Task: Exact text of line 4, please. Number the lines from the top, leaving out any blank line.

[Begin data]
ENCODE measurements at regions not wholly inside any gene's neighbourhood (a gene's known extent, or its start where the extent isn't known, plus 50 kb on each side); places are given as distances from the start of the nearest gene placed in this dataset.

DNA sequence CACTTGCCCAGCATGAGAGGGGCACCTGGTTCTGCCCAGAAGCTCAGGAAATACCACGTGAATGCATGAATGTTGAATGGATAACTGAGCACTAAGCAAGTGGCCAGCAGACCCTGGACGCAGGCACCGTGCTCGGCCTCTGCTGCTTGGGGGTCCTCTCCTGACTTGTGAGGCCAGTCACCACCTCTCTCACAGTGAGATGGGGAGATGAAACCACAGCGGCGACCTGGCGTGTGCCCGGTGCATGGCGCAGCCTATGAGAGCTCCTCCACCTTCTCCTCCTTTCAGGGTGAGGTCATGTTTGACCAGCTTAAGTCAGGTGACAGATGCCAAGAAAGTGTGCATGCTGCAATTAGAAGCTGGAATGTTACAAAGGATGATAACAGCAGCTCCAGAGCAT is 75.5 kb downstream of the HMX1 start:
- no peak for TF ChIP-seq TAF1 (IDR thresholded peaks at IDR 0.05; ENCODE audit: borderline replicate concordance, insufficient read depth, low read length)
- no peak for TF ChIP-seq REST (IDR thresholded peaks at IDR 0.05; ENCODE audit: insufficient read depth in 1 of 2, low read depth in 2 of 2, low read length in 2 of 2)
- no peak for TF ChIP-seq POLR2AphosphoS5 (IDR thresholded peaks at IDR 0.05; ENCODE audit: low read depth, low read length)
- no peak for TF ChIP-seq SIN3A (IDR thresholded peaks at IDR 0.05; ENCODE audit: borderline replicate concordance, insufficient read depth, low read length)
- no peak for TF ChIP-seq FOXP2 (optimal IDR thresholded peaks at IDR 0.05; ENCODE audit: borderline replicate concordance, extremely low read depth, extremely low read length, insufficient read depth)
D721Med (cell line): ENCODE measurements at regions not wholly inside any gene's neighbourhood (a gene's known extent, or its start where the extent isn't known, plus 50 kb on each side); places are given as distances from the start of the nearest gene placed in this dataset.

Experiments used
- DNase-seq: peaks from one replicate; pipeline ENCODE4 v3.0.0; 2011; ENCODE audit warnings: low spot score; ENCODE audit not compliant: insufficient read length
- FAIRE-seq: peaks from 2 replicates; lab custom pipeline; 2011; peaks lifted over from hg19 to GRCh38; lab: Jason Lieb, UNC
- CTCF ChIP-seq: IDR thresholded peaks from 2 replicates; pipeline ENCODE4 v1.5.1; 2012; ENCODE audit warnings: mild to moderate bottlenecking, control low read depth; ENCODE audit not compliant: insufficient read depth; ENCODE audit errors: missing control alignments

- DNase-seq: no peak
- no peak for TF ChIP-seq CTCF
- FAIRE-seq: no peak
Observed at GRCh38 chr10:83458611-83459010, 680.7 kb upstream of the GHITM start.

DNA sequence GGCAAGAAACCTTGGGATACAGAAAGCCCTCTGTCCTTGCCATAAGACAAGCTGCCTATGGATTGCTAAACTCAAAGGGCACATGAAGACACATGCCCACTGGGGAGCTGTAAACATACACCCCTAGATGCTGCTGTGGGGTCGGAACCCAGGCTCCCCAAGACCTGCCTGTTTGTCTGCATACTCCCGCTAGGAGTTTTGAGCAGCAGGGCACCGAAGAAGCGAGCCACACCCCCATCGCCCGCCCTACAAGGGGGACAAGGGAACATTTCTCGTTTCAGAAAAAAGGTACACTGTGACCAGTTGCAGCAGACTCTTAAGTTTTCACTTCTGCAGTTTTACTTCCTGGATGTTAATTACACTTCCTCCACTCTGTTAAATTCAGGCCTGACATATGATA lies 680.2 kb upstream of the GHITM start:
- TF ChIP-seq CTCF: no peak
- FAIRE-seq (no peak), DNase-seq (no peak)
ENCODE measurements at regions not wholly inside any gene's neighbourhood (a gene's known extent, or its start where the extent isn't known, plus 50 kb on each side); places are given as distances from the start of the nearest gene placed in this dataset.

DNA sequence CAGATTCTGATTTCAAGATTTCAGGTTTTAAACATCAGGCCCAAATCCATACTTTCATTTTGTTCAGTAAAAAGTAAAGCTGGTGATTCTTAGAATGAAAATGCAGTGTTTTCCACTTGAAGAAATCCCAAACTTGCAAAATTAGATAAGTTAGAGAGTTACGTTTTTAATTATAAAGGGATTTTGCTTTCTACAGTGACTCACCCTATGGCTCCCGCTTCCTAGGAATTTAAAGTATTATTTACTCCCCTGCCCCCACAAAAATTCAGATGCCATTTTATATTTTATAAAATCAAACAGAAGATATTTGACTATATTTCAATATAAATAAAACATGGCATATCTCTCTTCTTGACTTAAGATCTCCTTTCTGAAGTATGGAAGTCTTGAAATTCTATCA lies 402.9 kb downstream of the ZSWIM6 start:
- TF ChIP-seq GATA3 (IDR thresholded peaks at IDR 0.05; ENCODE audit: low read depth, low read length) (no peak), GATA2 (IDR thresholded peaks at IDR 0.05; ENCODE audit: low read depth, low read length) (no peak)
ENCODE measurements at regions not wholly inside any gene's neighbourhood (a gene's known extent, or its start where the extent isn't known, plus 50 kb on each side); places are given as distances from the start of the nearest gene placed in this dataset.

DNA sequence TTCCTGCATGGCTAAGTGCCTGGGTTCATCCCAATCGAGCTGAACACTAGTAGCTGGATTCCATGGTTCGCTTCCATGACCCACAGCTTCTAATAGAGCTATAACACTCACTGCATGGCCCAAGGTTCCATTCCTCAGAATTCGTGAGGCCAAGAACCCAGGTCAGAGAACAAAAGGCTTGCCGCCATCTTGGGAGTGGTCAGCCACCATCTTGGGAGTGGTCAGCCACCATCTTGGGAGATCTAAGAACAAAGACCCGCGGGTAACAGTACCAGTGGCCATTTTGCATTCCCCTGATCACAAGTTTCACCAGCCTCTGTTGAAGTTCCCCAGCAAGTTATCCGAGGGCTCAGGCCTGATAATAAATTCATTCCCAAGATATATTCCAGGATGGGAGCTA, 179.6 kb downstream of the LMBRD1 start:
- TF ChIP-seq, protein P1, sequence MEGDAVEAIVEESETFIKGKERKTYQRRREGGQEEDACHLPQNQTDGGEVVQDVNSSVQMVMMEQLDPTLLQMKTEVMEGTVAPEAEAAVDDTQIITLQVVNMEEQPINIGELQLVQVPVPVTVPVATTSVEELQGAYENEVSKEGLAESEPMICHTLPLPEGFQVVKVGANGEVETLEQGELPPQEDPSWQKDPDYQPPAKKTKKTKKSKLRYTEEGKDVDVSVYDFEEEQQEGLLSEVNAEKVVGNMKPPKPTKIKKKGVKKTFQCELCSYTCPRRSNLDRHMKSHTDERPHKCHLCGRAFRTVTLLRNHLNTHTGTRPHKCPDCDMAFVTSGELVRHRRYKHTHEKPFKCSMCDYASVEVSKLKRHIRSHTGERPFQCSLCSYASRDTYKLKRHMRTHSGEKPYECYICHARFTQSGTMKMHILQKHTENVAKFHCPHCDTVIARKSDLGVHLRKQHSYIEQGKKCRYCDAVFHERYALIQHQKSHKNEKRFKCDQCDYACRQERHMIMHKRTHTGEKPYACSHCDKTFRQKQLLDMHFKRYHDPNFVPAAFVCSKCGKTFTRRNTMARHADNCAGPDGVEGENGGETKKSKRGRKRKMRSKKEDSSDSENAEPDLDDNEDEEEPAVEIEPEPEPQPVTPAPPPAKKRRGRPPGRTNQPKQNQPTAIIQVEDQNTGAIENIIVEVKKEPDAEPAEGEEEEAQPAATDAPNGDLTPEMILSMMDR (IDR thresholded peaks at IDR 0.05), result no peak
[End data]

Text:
- no peak for TF ChIP-seq REST (IDR thresholded peaks at IDR 0.05; ENCODE audit: insufficient read depth in 1 of 2, low read depth in 2 of 2, low read length in 2 of 2)